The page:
Cotton prices remained under pressure this week as the eurozone crisis deteriorated, with signs that Germany is the next country to join the drama after a bond auction yesterday failed to lure in buyers.
With global growth threatening to slow down and the world’s largest economy growing slower than expected in the third quarter, fears increase that demand for cotton will weaken – current global cotton inventories are in surplus by 9.8 million bales. Cotton for March delivery touched 89.33 cents a pound earlier this week, the lowest for a most-active contract since September 2010. The soft commodity has already dropped 59% from a record high of $2.197 on 7 March this year.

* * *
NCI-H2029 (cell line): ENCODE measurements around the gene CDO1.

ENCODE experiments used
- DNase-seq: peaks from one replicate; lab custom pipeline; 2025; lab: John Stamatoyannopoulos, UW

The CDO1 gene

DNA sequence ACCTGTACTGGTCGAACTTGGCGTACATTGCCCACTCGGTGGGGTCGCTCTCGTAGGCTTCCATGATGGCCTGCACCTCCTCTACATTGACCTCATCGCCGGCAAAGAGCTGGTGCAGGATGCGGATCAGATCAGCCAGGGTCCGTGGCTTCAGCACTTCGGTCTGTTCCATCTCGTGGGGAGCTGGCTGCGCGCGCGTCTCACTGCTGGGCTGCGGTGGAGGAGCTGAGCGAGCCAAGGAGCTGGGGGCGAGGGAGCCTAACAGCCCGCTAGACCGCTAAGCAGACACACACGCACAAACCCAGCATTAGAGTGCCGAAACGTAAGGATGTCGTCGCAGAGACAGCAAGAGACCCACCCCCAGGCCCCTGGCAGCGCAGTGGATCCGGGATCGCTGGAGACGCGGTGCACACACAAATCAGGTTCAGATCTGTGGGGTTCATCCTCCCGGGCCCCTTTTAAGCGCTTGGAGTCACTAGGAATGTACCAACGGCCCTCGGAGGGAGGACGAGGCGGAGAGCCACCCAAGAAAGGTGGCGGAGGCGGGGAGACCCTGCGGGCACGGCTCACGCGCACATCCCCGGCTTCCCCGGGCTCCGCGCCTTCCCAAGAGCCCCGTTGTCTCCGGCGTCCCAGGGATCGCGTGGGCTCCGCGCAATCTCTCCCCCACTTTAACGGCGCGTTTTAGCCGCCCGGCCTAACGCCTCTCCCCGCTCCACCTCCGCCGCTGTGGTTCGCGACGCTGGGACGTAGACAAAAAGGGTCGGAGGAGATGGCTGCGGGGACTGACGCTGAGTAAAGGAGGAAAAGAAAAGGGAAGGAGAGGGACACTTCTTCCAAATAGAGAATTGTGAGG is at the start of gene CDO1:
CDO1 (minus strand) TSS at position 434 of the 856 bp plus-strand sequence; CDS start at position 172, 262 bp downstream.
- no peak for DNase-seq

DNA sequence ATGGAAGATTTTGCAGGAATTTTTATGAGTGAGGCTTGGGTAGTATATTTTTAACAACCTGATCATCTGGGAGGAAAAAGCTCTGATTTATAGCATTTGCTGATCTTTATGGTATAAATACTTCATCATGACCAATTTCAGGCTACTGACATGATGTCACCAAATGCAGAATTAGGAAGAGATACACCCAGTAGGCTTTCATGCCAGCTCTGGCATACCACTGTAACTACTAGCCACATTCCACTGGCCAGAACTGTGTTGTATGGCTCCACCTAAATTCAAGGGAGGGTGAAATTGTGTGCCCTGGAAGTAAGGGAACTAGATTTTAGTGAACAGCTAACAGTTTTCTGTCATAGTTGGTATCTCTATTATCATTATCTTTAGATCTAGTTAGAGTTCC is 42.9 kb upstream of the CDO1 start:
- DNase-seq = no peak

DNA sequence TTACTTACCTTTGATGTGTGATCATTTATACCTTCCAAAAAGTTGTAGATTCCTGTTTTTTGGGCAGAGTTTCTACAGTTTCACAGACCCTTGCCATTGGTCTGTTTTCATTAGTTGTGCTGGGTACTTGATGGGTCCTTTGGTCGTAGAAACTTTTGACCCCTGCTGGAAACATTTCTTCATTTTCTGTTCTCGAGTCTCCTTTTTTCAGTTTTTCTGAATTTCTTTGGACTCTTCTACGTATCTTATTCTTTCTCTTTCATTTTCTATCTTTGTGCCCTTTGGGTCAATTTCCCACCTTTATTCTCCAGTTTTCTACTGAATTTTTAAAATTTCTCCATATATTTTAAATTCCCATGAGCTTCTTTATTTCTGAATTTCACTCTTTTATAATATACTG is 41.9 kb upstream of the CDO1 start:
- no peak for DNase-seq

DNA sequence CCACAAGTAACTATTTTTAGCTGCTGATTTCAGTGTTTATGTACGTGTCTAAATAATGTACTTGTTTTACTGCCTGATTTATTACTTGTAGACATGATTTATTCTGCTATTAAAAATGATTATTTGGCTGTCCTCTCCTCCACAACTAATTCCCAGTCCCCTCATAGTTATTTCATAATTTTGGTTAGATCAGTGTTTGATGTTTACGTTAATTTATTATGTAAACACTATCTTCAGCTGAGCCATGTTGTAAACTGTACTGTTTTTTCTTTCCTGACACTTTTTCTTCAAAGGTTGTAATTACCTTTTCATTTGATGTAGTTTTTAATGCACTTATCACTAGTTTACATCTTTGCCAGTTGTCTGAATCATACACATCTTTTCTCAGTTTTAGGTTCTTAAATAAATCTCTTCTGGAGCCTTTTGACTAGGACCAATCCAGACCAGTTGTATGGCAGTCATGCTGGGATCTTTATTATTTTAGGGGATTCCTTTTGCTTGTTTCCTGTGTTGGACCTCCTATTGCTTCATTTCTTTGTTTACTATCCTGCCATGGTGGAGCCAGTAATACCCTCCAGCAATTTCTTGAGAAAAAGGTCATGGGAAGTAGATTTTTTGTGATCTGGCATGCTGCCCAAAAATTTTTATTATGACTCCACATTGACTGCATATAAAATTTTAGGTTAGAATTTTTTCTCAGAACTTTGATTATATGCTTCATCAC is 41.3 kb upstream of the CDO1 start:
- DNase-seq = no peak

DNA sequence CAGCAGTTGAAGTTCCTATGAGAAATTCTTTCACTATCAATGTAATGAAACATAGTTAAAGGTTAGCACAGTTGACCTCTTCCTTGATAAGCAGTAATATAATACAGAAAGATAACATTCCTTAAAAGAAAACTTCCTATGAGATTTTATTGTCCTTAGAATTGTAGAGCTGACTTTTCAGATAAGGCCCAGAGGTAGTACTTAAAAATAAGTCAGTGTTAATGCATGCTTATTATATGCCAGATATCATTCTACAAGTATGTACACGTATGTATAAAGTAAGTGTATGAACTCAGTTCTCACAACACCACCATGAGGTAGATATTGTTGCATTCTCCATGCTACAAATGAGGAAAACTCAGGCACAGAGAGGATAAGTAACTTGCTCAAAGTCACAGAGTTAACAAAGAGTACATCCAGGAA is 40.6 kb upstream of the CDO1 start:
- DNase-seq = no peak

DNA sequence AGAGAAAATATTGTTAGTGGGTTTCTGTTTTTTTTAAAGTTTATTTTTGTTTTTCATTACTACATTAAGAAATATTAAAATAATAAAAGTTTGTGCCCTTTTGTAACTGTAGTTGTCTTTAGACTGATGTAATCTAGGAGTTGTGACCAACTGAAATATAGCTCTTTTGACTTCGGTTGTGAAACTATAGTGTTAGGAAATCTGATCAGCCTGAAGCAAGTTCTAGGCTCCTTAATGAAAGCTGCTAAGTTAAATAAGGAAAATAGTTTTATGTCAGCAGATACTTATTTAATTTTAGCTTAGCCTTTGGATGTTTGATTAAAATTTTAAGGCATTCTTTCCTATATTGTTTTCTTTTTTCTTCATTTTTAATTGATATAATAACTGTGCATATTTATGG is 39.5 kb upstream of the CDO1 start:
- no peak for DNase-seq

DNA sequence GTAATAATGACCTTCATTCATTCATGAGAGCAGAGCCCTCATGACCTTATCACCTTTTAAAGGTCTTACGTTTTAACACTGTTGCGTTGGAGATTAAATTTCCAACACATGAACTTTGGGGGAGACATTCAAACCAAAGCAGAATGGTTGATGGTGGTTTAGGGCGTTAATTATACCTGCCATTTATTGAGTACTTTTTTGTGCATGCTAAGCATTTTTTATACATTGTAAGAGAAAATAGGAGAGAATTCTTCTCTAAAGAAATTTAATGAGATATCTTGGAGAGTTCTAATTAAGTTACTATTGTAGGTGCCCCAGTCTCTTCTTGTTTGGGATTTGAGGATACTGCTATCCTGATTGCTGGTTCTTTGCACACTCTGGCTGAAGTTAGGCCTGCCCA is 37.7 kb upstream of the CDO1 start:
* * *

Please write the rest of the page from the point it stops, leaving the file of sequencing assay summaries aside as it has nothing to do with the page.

Experts at the Commission for Agricultural Costs and Pricing announced they expect the price to fall further as the debt crisis unfolds, while Deere, the world’s largest farm-equipment maker, cut its cotton forecast to 88 cents a pound from 90 cents a pound earlier this week. However, separate reports today from China, the world’s largest cotton producer and buyer, said the country may boost imports as the current price of cotton is substantially discounted to the domestic price. This could potentially decrease global cotton inventories, yet increase local inventories which are currently at an estimated 832,700 tons in November. This morning cotton prices were almost 1% higher at 90.71 cents a pound.